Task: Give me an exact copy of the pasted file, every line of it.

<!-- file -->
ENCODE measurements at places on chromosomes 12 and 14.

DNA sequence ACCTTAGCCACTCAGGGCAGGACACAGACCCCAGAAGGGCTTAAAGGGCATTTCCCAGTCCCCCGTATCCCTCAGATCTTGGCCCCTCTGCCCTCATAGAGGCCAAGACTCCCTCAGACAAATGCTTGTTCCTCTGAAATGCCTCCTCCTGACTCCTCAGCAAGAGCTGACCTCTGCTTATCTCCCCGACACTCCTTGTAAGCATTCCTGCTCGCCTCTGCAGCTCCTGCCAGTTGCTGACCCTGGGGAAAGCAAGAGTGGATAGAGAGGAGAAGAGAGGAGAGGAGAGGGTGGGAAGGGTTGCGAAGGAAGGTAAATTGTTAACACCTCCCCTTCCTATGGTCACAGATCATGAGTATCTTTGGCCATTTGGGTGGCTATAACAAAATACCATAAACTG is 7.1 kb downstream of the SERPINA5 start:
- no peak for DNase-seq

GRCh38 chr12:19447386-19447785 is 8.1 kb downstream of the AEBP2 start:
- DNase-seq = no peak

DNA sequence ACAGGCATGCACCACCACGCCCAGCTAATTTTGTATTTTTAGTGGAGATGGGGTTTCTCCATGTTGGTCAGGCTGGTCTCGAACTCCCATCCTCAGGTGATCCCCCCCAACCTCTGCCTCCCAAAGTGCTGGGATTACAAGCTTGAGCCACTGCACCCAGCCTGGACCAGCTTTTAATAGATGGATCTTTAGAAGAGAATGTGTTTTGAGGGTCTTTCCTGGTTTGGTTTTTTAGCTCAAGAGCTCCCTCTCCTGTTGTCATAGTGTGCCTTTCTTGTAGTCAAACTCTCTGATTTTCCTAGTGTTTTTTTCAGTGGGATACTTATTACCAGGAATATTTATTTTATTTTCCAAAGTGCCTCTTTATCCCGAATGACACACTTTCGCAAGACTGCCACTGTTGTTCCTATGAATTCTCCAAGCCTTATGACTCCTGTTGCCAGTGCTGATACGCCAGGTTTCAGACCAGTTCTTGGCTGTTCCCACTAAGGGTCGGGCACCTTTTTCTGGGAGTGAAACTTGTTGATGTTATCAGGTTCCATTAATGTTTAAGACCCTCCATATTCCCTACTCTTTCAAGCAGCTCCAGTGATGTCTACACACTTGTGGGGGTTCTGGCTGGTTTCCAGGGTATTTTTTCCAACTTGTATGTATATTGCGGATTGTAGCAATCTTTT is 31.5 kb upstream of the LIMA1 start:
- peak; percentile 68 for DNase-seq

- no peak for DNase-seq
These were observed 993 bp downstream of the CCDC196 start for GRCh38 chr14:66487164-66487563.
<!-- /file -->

ENCODE measurements at places on chromosomes 12 and 14.

DNA sequence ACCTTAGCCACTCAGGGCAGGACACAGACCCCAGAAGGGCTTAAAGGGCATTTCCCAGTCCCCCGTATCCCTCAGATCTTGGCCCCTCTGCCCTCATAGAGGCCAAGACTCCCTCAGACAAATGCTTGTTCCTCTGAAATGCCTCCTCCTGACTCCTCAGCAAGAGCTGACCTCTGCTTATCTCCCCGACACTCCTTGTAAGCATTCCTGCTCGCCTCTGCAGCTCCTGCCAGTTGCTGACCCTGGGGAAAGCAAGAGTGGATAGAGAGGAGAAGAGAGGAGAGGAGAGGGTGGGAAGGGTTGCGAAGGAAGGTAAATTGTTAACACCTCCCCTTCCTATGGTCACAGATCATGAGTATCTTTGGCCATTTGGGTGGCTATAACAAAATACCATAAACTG is 7.1 kb downstream of the SERPINA5 start:
- no peak for DNase-seq

GRCh38 chr12:19447386-19447785 is 8.1 kb downstream of the AEBP2 start:
- DNase-seq = no peak

DNA sequence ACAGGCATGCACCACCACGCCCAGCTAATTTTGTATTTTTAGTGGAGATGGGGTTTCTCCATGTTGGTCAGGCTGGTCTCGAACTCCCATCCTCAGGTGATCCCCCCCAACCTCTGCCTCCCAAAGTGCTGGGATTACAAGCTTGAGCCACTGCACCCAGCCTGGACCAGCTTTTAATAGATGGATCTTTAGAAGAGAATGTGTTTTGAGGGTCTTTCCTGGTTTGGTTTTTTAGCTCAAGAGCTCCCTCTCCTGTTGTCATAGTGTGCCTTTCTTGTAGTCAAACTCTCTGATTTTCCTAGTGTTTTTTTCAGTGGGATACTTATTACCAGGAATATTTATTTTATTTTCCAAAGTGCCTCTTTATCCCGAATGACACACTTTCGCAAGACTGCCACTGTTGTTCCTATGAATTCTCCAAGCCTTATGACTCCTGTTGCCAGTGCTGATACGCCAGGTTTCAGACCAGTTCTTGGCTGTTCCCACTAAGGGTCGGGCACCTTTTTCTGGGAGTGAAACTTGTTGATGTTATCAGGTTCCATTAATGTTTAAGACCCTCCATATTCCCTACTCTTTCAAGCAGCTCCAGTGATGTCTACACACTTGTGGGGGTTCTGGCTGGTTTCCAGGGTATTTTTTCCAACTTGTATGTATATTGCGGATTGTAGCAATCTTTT is 31.5 kb upstream of the LIMA1 start:
- peak; percentile 68 for DNase-seq

- no peak for DNase-seq
These were observed 993 bp downstream of the CCDC196 start for GRCh38 chr14:66487164-66487563.